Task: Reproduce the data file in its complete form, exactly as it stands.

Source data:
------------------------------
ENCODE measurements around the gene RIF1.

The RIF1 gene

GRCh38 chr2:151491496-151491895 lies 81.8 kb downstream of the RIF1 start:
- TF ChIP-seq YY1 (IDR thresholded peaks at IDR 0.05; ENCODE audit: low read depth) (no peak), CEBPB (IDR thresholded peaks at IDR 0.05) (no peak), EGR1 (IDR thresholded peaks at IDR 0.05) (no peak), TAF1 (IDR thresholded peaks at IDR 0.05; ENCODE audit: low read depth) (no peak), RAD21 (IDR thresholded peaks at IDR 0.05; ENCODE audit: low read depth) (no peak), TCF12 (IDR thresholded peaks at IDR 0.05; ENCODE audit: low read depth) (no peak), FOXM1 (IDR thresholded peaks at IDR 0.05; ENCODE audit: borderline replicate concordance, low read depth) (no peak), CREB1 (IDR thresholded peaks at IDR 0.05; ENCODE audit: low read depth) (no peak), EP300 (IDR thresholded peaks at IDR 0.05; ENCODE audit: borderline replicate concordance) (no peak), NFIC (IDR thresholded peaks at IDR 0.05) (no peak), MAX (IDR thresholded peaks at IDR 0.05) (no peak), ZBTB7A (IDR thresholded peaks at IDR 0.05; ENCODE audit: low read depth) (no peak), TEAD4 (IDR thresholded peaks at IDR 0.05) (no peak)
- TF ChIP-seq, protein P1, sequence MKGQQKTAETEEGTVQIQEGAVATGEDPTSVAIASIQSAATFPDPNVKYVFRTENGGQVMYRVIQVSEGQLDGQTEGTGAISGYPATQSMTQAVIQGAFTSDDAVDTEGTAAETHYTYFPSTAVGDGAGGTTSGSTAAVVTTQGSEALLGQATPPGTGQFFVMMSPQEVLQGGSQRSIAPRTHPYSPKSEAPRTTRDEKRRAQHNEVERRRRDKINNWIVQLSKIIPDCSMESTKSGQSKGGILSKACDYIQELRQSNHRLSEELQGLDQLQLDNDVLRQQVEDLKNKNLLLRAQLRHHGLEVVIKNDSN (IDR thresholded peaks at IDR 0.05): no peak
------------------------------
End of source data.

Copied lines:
ENCODE measurements around the gene RIF1.

The RIF1 gene

GRCh38 chr2:151491496-151491895 lies 81.8 kb downstream of the RIF1 start:
- TF ChIP-seq YY1 (IDR thresholded peaks at IDR 0.05; ENCODE audit: low read depth) (no peak), CEBPB (IDR thresholded peaks at IDR 0.05) (no peak), EGR1 (IDR thresholded peaks at IDR 0.05) (no peak), TAF1 (IDR thresholded peaks at IDR 0.05; ENCODE audit: low read depth) (no peak), RAD21 (IDR thresholded peaks at IDR 0.05; ENCODE audit: low read depth) (no peak), TCF12 (IDR thresholded peaks at IDR 0.05; ENCODE audit: low read depth) (no peak), FOXM1 (IDR thresholded peaks at IDR 0.05; ENCODE audit: borderline replicate concordance, low read depth) (no peak), CREB1 (IDR thresholded peaks at IDR 0.05; ENCODE audit: low read depth) (no peak), EP300 (IDR thresholded peaks at IDR 0.05; ENCODE audit: borderline replicate concordance) (no peak), NFIC (IDR thresholded peaks at IDR 0.05) (no peak), MAX (IDR thresholded peaks at IDR 0.05) (no peak), ZBTB7A (IDR thresholded peaks at IDR 0.05; ENCODE audit: low read depth) (no peak), TEAD4 (IDR thresholded peaks at IDR 0.05) (no peak)
- TF ChIP-seq, protein P1, sequence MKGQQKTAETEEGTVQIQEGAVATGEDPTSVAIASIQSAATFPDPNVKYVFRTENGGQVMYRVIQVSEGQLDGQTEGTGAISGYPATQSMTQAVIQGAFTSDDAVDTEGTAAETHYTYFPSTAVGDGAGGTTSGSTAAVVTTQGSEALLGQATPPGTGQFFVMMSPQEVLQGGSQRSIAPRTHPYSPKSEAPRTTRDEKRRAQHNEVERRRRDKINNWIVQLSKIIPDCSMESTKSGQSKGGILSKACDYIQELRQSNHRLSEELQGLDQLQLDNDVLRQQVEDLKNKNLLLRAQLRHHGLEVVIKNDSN (IDR thresholded peaks at IDR 0.05): no peak